An event flag for SXSW blows in the wind after the music and tech festival was canceled over growing concerns related to the coronavirus outbreak in Austin, Texas, U.S. March 6, 2020. REUTERS/Sergio Flores
(Reuters) – The South by Southwest music, technology and film festival in Austin, Texas, was canceled on Friday, adding to a growing list of events being suspended around the world over concerns about the spreading coronavirus outbreak.
Known as SXSW, the annual showcase of pop culture had been scheduled to run March 13 to 22. Organizers and local officials said at a news conference that they had concluded it was unwise to draw crowds of people together in close proximity with the number of coronavirus cases rising around the world.
The novel coronavirus has spread across more than 90 countries. No cases have been confirmed in Austin.
“It is not a panic decision,” Travis County Judge Sarah Eckhardt said of the cancellation.
SXSW began 33 years ago as a music festival but evolved to also highlight technology, video games, TV shows and movies. It has become a major promotional event for media and tech companies and last year attracted more than 417,000 people, organizers said.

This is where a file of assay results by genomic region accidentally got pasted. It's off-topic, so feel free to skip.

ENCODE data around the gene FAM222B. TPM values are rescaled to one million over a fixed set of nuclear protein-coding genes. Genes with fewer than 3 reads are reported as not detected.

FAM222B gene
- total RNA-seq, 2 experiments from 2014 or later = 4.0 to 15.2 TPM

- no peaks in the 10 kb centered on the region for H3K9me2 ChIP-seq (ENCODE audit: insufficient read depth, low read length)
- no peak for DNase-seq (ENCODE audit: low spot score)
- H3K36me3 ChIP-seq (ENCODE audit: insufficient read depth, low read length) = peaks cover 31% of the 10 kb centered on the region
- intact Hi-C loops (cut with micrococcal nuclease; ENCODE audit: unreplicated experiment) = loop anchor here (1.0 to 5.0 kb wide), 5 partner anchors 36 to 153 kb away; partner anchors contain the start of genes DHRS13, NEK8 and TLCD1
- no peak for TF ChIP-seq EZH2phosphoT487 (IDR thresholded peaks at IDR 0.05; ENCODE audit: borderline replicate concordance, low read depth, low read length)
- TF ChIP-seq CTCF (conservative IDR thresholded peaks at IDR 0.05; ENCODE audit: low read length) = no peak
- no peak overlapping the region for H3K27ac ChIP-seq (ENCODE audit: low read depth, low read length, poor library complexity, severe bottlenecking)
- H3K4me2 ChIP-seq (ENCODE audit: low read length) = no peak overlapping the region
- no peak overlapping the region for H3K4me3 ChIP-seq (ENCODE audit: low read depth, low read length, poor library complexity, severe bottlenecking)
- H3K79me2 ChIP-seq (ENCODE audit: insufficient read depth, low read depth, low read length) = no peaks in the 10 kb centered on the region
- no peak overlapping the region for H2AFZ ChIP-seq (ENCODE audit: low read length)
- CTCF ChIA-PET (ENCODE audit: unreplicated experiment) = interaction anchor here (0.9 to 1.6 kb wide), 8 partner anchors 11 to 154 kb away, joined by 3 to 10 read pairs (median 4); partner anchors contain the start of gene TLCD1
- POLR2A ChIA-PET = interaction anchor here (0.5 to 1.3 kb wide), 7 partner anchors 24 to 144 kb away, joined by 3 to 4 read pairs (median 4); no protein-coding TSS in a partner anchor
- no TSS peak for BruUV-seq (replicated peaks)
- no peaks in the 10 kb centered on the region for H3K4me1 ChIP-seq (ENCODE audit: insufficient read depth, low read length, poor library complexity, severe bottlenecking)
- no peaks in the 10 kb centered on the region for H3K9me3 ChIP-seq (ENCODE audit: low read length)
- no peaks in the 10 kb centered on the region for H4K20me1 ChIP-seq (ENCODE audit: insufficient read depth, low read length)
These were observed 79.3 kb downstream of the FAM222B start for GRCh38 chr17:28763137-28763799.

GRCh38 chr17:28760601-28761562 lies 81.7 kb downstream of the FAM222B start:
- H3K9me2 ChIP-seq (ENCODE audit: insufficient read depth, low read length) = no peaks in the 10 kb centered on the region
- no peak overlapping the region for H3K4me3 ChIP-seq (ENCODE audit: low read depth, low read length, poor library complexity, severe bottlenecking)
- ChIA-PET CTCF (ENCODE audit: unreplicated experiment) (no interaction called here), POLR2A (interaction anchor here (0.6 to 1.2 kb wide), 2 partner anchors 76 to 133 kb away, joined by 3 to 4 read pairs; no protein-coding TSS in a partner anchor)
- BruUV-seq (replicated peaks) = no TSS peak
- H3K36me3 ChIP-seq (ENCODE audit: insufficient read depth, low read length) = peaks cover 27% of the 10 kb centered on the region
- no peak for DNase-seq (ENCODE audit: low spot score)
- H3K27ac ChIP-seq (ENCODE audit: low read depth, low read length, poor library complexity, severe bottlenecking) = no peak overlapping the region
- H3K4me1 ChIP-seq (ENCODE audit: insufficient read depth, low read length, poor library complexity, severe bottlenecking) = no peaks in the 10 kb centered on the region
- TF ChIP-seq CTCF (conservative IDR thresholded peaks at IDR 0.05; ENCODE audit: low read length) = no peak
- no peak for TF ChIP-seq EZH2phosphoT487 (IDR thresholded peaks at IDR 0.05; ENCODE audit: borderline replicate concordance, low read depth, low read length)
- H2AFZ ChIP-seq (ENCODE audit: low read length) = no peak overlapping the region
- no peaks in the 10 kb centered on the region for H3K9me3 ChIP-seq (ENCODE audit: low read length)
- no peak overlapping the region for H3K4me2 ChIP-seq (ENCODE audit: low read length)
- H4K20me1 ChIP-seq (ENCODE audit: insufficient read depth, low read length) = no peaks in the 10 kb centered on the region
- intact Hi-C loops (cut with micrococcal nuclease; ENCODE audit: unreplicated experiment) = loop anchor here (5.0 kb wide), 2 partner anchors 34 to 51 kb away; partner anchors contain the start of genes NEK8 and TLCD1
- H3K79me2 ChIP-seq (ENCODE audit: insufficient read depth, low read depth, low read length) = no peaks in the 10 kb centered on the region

Apple Inc, Netflix Inc, Facebook Inc and others had pulled out of the festival in recent days, ramping up the pressure to scrap it entirely.
The spread of coronavirus, which has infected more than 100,000 people worldwide and killed more than 3,400, has sent ripples throughout the media, music and technology businesses.
Earlier this week, Comcast Corp’s Universal Pictures postponed the global release of James Bond movie “No Time to Die,” originally scheduled for April, to November. And the Ultra Music Festival, one of the world’s largest dance music festivals and set for this month in Miami, was canceled.
Other big U.S. events that have been scuttled include two developer conferences planned for May in California’s Silicon Valley – Facebook Inc’s F8 conference and Alphabet Inc’s Google I/O conference.
Reporting by Ankit Ajmera in Bengaluru and Lisa Richwine in Los Angeles; Editing by Shounak Dasgupta